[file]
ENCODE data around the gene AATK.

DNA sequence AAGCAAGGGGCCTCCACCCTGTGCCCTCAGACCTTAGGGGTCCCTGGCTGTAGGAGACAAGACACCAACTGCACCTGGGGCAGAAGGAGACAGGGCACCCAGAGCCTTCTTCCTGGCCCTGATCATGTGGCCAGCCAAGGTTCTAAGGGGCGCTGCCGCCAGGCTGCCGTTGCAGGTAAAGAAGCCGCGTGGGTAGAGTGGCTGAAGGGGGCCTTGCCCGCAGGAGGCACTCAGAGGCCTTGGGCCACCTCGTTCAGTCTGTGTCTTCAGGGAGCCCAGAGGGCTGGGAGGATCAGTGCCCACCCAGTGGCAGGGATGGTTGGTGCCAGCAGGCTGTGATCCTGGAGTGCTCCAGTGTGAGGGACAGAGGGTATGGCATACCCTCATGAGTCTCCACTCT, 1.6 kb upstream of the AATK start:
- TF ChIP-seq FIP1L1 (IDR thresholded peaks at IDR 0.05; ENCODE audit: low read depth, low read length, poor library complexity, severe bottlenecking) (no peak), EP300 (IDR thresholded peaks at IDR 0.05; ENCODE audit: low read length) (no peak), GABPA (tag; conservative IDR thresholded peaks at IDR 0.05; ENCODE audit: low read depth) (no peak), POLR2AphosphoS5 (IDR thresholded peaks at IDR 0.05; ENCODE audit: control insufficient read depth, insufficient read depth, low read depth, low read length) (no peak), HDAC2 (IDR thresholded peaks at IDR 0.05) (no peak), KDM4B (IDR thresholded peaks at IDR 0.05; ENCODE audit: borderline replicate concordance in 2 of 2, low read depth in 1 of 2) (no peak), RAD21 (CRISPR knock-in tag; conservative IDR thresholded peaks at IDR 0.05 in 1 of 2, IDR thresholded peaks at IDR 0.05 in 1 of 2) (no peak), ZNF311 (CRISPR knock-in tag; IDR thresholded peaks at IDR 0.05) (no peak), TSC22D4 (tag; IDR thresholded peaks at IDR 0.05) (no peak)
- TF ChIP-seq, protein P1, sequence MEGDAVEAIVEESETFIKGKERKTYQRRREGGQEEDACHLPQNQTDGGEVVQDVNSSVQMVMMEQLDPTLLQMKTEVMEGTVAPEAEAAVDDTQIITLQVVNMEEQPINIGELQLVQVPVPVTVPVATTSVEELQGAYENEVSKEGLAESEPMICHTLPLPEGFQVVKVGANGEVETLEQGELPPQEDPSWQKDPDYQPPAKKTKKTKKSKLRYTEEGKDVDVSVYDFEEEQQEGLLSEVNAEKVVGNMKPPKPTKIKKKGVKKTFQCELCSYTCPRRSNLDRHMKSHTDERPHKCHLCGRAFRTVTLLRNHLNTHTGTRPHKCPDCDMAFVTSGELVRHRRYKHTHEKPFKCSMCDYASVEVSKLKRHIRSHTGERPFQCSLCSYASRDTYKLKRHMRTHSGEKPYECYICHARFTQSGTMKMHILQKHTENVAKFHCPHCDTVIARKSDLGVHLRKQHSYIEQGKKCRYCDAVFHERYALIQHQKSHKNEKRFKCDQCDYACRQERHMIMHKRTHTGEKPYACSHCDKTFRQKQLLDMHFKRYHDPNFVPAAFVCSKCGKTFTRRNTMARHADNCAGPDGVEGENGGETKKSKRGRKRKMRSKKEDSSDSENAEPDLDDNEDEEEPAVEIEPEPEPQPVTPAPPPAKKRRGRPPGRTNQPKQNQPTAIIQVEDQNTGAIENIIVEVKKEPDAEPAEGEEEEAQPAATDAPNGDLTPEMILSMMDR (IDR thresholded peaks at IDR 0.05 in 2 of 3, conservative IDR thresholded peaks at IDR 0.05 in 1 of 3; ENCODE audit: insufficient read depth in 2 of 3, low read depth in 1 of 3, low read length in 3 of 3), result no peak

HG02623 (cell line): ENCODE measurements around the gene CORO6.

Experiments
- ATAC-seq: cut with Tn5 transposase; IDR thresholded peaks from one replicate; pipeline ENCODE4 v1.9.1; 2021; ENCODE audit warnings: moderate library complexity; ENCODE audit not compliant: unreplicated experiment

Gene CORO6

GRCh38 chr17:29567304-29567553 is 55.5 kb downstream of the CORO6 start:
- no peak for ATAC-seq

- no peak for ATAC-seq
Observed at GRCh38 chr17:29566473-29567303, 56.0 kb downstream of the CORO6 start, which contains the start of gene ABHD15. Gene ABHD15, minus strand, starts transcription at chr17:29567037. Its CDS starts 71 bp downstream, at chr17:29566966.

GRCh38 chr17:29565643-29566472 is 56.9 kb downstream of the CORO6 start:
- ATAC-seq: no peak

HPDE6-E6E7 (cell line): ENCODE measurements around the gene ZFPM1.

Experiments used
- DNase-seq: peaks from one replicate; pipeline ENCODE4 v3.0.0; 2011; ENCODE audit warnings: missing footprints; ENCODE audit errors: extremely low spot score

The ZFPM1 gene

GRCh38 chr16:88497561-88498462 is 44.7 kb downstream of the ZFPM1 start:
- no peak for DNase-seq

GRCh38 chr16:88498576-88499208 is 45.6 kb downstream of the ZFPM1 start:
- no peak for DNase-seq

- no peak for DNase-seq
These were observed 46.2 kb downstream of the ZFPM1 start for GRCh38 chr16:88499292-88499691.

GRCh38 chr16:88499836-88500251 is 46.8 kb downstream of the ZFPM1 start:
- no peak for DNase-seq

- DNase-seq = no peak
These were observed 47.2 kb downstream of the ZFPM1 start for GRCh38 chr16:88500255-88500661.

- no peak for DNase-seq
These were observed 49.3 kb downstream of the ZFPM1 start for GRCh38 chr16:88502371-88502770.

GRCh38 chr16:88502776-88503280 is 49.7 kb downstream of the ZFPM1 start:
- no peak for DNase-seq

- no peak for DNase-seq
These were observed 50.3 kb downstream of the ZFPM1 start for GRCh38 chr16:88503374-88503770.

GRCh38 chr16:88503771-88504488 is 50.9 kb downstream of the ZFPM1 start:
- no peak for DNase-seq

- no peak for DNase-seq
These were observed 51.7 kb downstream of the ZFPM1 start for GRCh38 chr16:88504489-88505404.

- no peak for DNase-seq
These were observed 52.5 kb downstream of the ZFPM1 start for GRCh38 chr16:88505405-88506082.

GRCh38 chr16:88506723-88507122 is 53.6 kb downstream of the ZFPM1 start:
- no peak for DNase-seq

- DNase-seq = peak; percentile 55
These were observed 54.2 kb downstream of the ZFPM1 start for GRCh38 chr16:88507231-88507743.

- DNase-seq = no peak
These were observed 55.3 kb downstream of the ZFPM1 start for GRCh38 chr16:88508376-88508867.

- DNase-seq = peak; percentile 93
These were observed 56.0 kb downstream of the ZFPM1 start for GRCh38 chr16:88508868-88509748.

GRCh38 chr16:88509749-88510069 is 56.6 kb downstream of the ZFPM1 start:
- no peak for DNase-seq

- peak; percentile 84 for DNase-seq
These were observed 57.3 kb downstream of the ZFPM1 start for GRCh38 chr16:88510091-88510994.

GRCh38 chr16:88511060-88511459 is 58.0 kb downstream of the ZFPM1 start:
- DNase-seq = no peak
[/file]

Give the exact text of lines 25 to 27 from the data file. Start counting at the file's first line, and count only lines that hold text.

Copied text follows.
GRCh38 chr16:88499836-88500251 is 46.8 kb downstream of the ZFPM1 start:
- no peak for DNase-seq

- DNase-seq = no peak